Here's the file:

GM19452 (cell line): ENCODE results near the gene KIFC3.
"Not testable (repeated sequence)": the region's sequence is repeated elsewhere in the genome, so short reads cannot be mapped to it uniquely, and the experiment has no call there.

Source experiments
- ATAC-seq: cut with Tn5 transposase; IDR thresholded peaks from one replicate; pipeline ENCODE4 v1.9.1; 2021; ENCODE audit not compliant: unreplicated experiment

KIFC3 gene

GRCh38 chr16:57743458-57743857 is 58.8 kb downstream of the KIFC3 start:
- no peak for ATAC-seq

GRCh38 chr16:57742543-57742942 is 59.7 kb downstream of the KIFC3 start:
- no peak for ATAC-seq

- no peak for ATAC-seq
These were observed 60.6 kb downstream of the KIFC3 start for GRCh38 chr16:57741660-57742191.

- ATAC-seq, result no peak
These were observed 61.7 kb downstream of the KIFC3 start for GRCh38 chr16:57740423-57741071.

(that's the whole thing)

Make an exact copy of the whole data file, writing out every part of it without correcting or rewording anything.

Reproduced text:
GM19452 (cell line): ENCODE results near the gene KIFC3.
"Not testable (repeated sequence)": the region's sequence is repeated elsewhere in the genome, so short reads cannot be mapped to it uniquely, and the experiment has no call there.

Source experiments
- ATAC-seq: cut with Tn5 transposase; IDR thresholded peaks from one replicate; pipeline ENCODE4 v1.9.1; 2021; ENCODE audit not compliant: unreplicated experiment

KIFC3 gene

GRCh38 chr16:57743458-57743857 is 58.8 kb downstream of the KIFC3 start:
- no peak for ATAC-seq

GRCh38 chr16:57742543-57742942 is 59.7 kb downstream of the KIFC3 start:
- no peak for ATAC-seq

- no peak for ATAC-seq
These were observed 60.6 kb downstream of the KIFC3 start for GRCh38 chr16:57741660-57742191.

- ATAC-seq, result no peak
These were observed 61.7 kb downstream of the KIFC3 start for GRCh38 chr16:57740423-57741071.